A will can be made at any time in a person’s life. There is no restriction on the number of times a will can be made by a testator. However, only the last will drawn up before his death is enforceable. A will must be executed by the testator, signing or affixing his fingerprint. It must be attested by at least two witnesses, each of whom must have seen the testator sign the will.
It should also be noted that ‘’Place of making a Will‘’ is of no importance. Indian courts give importance to the intentions of the testator.
Can Will be challenged in court of law
A will, although registered, can be challenged in court. The mere fact that a will has been registered will not in itself be enough to dispel all suspicion about it. A registered will may not be the last will. Even if it is not registered, if it is valid, will prevail over the registered will.
In the presence of suspect facts, the judge examines the will itself transcribed.
Sigma Legal’s advise on making a Will?
Here are the four reasons –
1. A will makes it easier for your family or friends to sort things out. When you die without a will, the process can be longer and more stressful.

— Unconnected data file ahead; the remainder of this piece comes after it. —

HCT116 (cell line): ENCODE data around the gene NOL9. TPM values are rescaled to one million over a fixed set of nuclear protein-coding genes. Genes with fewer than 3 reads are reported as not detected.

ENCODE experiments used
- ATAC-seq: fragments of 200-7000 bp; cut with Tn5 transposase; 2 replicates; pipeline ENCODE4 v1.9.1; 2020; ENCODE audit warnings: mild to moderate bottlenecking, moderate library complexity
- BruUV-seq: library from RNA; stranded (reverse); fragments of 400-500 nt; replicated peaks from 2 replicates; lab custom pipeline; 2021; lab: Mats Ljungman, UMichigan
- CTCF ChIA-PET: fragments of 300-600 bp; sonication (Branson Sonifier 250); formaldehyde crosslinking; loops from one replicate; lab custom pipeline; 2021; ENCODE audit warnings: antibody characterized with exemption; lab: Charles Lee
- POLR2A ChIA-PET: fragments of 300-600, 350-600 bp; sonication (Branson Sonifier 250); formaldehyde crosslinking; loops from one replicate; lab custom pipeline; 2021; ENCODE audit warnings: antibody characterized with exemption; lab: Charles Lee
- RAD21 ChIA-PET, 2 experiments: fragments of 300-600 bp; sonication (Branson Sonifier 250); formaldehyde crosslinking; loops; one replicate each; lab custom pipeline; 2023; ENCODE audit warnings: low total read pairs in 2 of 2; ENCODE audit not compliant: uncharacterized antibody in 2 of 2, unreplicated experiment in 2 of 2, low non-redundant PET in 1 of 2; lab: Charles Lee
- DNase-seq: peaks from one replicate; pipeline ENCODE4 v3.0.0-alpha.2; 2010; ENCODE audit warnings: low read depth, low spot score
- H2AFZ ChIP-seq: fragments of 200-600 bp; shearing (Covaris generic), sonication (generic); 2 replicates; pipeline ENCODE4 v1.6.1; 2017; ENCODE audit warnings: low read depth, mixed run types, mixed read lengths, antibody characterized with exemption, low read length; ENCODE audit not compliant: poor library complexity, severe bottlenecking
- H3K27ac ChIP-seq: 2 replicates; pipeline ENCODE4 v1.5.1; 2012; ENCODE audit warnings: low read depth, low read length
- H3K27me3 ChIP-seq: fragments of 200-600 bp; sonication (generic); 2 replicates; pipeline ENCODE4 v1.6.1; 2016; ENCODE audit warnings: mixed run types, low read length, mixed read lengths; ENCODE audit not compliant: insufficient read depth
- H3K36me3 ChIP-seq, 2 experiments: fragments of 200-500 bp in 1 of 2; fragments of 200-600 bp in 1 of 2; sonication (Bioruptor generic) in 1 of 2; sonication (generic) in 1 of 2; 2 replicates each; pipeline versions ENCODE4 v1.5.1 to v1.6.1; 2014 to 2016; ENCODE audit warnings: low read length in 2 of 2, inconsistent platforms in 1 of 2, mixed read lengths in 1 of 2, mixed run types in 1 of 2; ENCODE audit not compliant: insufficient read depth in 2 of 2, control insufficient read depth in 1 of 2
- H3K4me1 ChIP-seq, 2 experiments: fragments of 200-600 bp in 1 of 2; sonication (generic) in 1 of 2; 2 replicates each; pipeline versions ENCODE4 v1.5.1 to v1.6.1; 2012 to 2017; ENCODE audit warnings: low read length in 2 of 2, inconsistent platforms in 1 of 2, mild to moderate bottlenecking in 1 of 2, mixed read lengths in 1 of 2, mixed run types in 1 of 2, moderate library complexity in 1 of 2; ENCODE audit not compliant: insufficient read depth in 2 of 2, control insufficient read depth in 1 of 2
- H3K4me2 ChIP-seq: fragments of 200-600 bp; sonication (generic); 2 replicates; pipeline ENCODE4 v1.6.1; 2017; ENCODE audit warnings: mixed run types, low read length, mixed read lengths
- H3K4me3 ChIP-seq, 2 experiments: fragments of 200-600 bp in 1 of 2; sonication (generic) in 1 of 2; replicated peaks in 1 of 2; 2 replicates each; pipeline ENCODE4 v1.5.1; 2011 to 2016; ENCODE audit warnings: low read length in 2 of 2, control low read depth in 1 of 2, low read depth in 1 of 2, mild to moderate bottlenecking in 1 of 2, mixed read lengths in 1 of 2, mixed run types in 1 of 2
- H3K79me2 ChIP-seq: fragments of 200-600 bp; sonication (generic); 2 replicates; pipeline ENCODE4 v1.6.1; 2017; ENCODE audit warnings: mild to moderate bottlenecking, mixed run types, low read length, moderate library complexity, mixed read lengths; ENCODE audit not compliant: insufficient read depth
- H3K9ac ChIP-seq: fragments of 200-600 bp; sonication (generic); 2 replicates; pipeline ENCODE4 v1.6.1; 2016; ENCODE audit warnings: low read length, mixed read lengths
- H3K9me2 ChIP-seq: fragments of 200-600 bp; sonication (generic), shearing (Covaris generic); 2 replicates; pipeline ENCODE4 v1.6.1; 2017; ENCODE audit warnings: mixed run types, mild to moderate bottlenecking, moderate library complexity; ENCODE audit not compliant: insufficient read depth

2. If you don’t write a will, everything you own will be divided in a standard way defined by law, which is not always what you might want.
3. A will can help reduce the amount of inheritance tax that may be payable on the value of the property and the money you leave behind.
4. Making a will is especially important if you have children or another family that is financially dependent on you, or if you want to bequeath something to people outside your family.
The role of the Sigma in drafting and execution of a will
The role of the lawyer begins:
1. In case requested by a person to draw up a will in his name but according to his will and intention
2. In case requested to find out the authenticity of a will and search for any visible legal gaps
3. If it is necessary to file an application for succession on behalf of the client to contest a will.
4. It is safer for a will to be drawn up by a lawyer according to the will and intention of his client, especially when it is a very large amount.
For any clarifications/suggestions or any queries please write drop a comment or write to us at firstname.lastname@example.org